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GoldenEye Made Bond Cool for Kids Again

By Greg Goodman
March 15, 2004


When Bond first came out in 1962, adults and children alike flocked to see each movie. Bondmania struck an all-time-high around the releases of Goldfinger and Thunderball, the former of which was so successful that theater owners played the movie 24 hours a day to meet demand. However, as the series aged and the children who grew up with Bond got older, so did the fan base. True, parents showed Bond to their children and many kids did love 007, but sometime in the early 80's and up through the release of GoldenEye, Bond became more of a "Dad's hero" than an everyone's man.

GoldenEyeBy the mid 80s, Moore had aged a bit too much for the part and the movies were filled with older actors and actresses. That's was no problem for true Bond fans, but not a good way to gain interest with the younger generation. In fact, the only thing the producers did to combat this trend, the inclusion of Grace Jones as MayDay in A View to a Kill, was a huge mistake and example of miscasting.

In 1986, the producers hired Timothy Dalton who, while he may have done a fine job, was too serious for the role. Although children did enjoy Dalton’s movies, the films lacked something that the older ones had and were soon forgotten. Few people saw Licence to Kill and became obsessed with the series. While that was the first Bond film that I saw in theaters and although I enjoyed the movie, it was the TBS marathons that really kindled my love for 007.

After Licence to Kill, there was the 6 year gap before GoldenEye's release in 1995. In the nine years since its release, Bond and the Bond movies have become parts of pop culture again. No matter what your opinion of Pierce Brosnan’s movies, they are once again cool. It’s cool to see a Bond film; kids talk about Bond with each other at school just as often as adults talk about him at the water cooler at work.

GoldenEye As webmaster of this site I get scores of e-mails from young fans (some as young as 7) who tell me how they love the series and how XYZ is their favorite Bond movie for one reason or another. The best part is that these kids aren’t all saying that The World is Not Enough or Die Another Day are their favorites; it’s just as likely that they will choose From Russia With Love or The Spy Who Loved Me.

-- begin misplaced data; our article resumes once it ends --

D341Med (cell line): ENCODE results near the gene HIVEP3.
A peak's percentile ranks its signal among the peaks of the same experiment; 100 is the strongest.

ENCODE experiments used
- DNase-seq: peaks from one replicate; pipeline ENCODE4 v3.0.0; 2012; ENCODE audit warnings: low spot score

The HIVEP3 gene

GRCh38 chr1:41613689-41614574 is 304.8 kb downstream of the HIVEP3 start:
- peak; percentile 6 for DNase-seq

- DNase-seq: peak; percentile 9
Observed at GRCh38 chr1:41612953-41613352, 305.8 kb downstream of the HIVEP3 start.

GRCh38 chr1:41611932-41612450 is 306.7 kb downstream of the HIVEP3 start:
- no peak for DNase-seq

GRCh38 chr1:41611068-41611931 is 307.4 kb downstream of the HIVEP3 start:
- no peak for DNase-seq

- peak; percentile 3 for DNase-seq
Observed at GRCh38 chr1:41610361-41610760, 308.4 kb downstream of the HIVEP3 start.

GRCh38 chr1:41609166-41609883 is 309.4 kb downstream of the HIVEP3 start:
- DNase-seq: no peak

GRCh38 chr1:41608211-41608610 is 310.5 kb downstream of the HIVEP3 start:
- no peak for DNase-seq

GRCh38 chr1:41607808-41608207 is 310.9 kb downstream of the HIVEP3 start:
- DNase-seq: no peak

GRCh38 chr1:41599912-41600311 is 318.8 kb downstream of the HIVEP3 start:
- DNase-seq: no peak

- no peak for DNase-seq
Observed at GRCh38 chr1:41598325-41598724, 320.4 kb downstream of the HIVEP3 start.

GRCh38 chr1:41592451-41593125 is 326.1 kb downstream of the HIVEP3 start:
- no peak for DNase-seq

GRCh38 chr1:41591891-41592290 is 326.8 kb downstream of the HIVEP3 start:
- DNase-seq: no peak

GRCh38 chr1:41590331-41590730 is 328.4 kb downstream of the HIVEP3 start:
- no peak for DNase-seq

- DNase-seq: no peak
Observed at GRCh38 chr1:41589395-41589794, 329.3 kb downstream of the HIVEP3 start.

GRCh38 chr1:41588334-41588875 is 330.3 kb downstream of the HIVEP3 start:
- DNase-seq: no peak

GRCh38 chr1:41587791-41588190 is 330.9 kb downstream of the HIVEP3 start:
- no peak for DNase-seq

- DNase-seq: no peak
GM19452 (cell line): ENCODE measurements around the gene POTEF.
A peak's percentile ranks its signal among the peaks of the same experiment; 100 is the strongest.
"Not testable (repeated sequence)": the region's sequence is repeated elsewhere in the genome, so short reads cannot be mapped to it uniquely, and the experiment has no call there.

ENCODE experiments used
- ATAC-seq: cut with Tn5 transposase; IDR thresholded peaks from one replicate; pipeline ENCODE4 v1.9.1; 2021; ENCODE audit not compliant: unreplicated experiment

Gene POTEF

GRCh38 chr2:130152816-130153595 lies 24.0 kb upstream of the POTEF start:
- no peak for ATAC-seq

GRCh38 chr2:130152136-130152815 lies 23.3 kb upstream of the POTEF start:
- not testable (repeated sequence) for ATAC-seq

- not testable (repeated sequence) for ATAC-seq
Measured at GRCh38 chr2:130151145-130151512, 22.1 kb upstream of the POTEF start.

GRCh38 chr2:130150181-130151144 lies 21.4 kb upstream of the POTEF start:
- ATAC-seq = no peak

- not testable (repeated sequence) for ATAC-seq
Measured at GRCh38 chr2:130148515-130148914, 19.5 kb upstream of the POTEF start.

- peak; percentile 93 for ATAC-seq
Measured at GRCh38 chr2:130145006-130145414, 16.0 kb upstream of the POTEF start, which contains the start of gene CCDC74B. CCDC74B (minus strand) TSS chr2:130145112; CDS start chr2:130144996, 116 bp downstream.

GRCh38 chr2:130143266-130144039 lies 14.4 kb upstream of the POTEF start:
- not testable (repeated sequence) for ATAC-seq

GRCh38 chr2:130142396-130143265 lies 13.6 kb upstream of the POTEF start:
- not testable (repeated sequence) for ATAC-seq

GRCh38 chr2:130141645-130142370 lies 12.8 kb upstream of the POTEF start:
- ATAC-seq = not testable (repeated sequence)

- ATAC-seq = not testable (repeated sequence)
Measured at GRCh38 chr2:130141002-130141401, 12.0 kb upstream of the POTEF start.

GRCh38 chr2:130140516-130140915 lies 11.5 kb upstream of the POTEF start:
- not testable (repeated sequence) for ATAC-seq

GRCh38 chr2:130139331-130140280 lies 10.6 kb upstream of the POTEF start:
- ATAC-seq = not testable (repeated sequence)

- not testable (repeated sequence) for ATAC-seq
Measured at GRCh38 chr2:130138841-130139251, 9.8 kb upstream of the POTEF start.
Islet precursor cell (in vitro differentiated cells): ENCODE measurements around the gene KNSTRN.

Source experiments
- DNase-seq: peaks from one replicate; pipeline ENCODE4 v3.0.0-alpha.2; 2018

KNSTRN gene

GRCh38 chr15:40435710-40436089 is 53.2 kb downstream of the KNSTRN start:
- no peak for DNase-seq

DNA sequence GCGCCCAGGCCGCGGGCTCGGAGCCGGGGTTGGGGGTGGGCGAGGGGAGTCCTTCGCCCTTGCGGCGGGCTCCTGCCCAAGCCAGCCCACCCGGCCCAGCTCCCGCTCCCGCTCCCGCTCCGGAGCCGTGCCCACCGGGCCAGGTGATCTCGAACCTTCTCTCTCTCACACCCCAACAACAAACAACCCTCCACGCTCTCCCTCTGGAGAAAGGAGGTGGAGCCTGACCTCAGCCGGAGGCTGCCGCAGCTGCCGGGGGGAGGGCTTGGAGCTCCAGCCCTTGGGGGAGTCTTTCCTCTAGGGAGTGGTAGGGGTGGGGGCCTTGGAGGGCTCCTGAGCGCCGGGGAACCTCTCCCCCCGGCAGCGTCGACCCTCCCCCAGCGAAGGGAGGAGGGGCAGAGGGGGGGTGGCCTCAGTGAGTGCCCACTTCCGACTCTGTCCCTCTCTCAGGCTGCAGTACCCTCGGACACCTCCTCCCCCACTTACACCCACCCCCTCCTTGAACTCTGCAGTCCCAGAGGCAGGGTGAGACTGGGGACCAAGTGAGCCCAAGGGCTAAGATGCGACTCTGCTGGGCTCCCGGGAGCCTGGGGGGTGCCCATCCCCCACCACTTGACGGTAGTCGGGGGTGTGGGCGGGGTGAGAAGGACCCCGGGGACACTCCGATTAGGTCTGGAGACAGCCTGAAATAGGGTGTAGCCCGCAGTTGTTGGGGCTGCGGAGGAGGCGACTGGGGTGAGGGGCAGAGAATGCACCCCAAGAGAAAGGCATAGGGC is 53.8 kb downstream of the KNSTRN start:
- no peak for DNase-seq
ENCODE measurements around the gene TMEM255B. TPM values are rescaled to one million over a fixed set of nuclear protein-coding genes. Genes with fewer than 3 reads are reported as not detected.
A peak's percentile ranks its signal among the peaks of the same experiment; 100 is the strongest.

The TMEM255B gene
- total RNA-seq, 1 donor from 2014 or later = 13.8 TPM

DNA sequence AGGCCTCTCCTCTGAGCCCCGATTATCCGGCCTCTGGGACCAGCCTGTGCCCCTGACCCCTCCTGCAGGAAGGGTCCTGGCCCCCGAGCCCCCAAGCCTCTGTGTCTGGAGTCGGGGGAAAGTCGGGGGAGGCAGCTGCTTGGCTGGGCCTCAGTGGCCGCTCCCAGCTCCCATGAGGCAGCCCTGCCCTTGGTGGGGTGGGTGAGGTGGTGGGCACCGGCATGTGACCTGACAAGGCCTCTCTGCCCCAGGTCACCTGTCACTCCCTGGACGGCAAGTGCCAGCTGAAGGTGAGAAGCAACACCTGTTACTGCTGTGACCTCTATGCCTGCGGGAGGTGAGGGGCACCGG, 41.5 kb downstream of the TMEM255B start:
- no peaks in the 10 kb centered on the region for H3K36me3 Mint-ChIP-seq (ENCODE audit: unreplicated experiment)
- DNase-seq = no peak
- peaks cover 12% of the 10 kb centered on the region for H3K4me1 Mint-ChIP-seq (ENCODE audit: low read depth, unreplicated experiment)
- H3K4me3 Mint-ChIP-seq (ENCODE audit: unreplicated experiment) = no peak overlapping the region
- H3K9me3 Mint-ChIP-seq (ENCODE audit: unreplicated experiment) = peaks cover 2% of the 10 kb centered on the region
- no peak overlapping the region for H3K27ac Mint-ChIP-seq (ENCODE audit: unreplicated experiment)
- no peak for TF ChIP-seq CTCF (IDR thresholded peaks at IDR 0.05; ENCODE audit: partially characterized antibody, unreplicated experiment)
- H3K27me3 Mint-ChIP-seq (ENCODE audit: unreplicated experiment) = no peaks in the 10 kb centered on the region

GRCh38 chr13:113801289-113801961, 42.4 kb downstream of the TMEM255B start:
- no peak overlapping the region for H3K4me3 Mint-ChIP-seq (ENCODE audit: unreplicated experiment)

The age-variance of Bond fans became apparent to me after the release of Die Another Day. I remember looking around the theater each time I saw the movie and being amazed at the amount of children and teenagers in the theater, in addition to the standard “older Bond fan.”

This renaissance began with GoldenEye: both the movie and the video game for Nintendo 64. The movie was essentially an action packed spectacle with a average plot and character development, but it revived and updated the 007 character for a whole new generation. Pierce Brosnan’s portrayal of Bond was hip, suave and filled with Connery-esque nuances; a far cry from Dalton’s grim take on the role. Essentially, Brosnan created a character that the average person could relate to again and surrounded that portrayal with all the classic Bond elements: action, adventure, intrigue, beautiful locations and women, the British Secret Service, etc.

In addition to the GoldenEye movie causing an entire generation to rediscover James Bond, the Nintendo 64 video game that followed sparked an added tidal wave of interest. In living rooms and college dorms across America, people devoted countless hours roaming around the Facility, the Library and more, looking for that RCP-90 and trying to avoid getting the Klobb. It was a video game that everyone could play and enjoy, regardless of their skill level, and the 4-player mode only enhanced that fact. Meanwhile, the Bond theme is blaring in full stereo and players are introduced to older characters such as Baron Samedi and OddJob.

GoldenEyeBetween the game and the movie, by the time Tomorrow Never Dies was released two years later, a new form of Bondmania had struck the world. While it will never again reach the fervor-pitch of the 1960s, Bond is certainly more popular now than it has been in decades. Additionally, since GoldenEye’s success, TV channels across the world have begun to play the classic Bond films much more than before. Here in America, SpikeTV runs Bond marathons almost every other month, introducing a whole new generation to Sean Connery, George Lazenby, Roger Moore and Timothy Dalton.

Perhaps the only down-side of Bond being cool again is that it regained its popularity after what was essentially a glorified action movie. Since GoldenEye, the bar seems to be raised every movie in terms of chases and things blowing up. Unfortunately, at times this comes at the price of plot and character development. It seems unlikely that we will see a return to the From Russia With Love formula any time soon, since the GoldenEye formula is bringing in more money than ever before.

Aside from my personal issues with these movies as a die-hard fan, I am extremely happy with the new wave of “coolness” about Bond, which has come about since GoldenEye’s release. It has helped Universal Exports grow by leaps and bounds and inspired a whole new wave of merchandising and video games. What does the future hold for Bond? Will the producers actually fire Pierce Brosnan and try and reinvent the series for Bond 21? It doesn’t matter, because right now EON is allowed one “dud movie.” After that, the cool-factor may go down, but for now, to paraphrase Dr. Evil, “Bond’s hip…he’s with it!”

Article written by Greg Goodman

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